Author: Travis Bagwell
Published: July 23, 2016
Print Length: 526 Pages
Description (from the author):
Are you tired of video games and books where you always hear the hero’s tale? Perhaps it’s time to get in touch with your evil side!
Jason logs into Awaken Online fed-up with reality. He’s in desperate need of an escape, and this game is his ticket to finally feeling the type of power and freedom that are so sorely lacking in his real life.
Awaken Online is a brand new virtual reality game that just hit the market, promising an unprecedented level of immersion. Yet Jason quickly finds himself pushed down a path he didn’t expect. In this game, he isn’t the hero. There are no damsels to save. There are no bad guys to vanquish.
In fact, he might just be the villain.
I’m always looking for I enjoy and can recommend to my son (he’s 14). One of the biggest complements I can ever pay a book is to say that my son devoured it. He is generally a picky reader. Both of us loved this one.
Ready Player One is currently the poster child for books set inside video games, but I think it relies more on 80s appeal than the genre. However, if you are a fan of the litRPG genre—I personally enjoyed the Sword Art Online anime and Marie Lu’s Warcross—this book should appeal to you.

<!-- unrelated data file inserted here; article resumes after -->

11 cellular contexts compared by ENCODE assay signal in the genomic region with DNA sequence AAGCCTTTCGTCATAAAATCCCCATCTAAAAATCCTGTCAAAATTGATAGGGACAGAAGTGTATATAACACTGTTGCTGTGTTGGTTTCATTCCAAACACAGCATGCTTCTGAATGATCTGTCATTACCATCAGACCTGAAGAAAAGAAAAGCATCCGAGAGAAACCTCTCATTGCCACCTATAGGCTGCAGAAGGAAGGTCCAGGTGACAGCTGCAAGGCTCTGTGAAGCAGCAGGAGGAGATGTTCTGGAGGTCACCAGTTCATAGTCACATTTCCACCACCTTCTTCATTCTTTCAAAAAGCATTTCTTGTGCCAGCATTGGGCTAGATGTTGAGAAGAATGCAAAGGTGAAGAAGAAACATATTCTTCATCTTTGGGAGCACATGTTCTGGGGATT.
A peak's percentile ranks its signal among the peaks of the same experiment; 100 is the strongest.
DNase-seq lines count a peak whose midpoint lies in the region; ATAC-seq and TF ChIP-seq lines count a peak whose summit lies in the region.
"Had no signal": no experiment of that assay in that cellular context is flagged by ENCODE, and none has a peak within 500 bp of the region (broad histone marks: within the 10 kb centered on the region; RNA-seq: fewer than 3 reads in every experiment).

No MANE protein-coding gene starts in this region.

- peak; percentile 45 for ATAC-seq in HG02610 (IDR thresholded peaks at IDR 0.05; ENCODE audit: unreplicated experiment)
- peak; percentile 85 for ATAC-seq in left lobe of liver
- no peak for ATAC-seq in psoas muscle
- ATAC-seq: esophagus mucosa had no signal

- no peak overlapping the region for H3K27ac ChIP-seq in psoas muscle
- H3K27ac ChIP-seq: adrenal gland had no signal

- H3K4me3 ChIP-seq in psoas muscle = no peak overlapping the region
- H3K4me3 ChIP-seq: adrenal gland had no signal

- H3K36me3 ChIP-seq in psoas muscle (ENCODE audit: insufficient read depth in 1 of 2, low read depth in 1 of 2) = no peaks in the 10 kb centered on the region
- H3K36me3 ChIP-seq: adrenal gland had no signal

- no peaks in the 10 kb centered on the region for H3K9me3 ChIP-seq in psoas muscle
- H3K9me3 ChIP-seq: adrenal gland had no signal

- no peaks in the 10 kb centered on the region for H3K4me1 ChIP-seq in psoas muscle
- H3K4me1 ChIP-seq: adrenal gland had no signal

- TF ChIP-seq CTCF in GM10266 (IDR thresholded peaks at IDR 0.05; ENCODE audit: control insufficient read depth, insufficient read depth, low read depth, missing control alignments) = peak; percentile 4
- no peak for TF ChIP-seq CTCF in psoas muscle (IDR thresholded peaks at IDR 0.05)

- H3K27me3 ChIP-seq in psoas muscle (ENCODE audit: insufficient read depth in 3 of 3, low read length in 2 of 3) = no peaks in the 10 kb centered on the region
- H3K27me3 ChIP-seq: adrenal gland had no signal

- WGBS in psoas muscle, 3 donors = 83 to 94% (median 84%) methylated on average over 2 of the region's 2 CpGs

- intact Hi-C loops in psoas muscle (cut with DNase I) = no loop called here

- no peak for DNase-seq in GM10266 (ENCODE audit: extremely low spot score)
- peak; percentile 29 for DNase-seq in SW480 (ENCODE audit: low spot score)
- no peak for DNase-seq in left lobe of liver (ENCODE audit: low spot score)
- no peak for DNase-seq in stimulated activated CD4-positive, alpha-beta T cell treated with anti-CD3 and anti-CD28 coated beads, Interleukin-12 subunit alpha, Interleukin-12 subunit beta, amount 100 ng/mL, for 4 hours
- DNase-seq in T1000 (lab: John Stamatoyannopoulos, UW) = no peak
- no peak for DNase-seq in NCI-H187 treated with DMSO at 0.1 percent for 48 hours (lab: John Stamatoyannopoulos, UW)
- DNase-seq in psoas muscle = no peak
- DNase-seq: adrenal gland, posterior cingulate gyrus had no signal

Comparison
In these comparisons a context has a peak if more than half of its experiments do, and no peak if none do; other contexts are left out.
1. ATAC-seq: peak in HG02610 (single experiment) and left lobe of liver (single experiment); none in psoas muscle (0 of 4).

As an author, I’m always trying to dissect why a story is compelling. Bagwell does a few things here that I found especially interesting. For one, he uses the quest structure of the MMORPG to create subplot structures that keep things moving forward. By adding in a rogue AI who is an amateur psychologist and making the protagonist a likable necromancer fighting for undead supremacy, Bagwell creates something very interesting. Both the protagonist and antagonist have interesting character arcs (though the antagonist’s only really gets going in the second book) and the book does an excellent job playing with—and upending—themes of light and darkness.
What really impressed me as an author was how Awaken Online: Catharsis managed to make a low stakes plot interesting. One of the inherent problems of video game worlds is that there is little personal danger, and so other external stakes must be introduced. In Ready Player One, the stakes are monetary, global, and made very personal by adding real world danger. In Sword Art Online, death in the game means your game gear fries your brain. Awaken Online: Catharsis doesn’t resort to these kinds of devices. The game is just a game. Our protagonist could walk away and life would go on as it always had, and the world would not suffer for it. Yet Bagwell manages to create an emotional climate within the protagonist, a psychological need, that makes the game personal enough to carry the story. That, and he provides the type of out of the box thinking we wish we could implement in modern games.
Overall, Awaken Online: Catharsis does exactly what I’m looking for in a book like this. He takes a familiar genre, populates it with great characters, and gives it enough of his own spin make it fresh. I highly recommend it.
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